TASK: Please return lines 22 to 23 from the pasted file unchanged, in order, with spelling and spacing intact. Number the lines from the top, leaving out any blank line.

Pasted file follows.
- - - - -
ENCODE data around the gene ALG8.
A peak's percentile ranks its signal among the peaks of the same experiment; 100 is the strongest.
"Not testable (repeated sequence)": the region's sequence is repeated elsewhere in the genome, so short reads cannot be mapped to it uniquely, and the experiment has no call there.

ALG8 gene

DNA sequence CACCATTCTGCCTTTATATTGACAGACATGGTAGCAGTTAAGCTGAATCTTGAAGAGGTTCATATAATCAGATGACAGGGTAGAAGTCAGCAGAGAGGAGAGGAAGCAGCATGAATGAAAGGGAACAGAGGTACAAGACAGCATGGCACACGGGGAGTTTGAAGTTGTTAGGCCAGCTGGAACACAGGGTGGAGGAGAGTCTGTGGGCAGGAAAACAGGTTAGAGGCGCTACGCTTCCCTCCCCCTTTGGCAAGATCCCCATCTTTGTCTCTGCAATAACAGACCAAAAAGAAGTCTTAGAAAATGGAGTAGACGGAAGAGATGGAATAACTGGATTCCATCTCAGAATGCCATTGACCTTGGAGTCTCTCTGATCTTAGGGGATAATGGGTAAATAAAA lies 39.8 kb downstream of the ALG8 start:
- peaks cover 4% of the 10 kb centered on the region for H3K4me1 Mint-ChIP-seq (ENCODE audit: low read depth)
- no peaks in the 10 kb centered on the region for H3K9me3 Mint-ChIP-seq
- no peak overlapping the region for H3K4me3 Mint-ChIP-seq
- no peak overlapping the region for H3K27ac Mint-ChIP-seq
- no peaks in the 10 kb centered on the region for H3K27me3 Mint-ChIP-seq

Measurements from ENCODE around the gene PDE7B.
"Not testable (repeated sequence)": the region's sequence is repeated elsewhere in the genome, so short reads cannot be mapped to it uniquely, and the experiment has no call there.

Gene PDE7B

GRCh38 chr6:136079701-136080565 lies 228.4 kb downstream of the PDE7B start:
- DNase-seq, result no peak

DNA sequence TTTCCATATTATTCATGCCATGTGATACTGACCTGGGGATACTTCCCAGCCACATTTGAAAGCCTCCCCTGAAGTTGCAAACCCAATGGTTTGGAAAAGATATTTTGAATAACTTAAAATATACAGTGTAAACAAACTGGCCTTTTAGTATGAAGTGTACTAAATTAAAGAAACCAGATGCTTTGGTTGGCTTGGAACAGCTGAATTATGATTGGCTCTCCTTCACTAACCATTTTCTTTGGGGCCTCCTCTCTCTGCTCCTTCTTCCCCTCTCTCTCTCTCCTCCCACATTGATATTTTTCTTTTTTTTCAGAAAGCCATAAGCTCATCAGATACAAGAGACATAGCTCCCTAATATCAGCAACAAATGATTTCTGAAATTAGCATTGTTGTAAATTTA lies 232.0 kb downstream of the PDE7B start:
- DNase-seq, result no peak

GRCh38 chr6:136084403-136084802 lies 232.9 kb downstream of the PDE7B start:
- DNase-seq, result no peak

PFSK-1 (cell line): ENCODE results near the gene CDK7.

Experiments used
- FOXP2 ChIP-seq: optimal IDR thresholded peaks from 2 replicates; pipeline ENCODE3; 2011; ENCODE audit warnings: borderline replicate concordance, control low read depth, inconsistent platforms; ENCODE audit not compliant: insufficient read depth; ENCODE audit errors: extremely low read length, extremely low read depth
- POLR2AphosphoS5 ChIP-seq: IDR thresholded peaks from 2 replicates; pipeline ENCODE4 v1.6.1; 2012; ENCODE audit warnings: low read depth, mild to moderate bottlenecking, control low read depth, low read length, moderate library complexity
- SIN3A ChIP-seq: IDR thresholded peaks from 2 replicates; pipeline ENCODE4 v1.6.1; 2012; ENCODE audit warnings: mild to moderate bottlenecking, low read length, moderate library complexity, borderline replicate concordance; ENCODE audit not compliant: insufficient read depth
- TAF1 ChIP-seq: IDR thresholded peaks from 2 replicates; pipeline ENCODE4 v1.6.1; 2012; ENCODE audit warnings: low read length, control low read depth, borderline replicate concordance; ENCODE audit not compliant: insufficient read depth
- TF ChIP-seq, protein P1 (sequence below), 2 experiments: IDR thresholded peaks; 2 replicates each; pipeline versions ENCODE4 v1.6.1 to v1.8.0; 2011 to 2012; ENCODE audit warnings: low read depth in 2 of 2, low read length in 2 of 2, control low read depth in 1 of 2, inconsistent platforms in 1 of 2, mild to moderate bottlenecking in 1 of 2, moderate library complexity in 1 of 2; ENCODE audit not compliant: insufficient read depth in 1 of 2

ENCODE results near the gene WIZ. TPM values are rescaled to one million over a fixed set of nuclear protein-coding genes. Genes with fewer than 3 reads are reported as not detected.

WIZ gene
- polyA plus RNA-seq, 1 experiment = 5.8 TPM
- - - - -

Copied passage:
- FOXP2 ChIP-seq: optimal IDR thresholded peaks from 2 replicates; pipeline ENCODE3; 2011; ENCODE audit warnings: borderline replicate concordance, control low read depth, inconsistent platforms; ENCODE audit not compliant: insufficient read depth; ENCODE audit errors: extremely low read length, extremely low read depth
- POLR2AphosphoS5 ChIP-seq: IDR thresholded peaks from 2 replicates; pipeline ENCODE4 v1.6.1; 2012; ENCODE audit warnings: low read depth, mild to moderate bottlenecking, control low read depth, low read length, moderate library complexity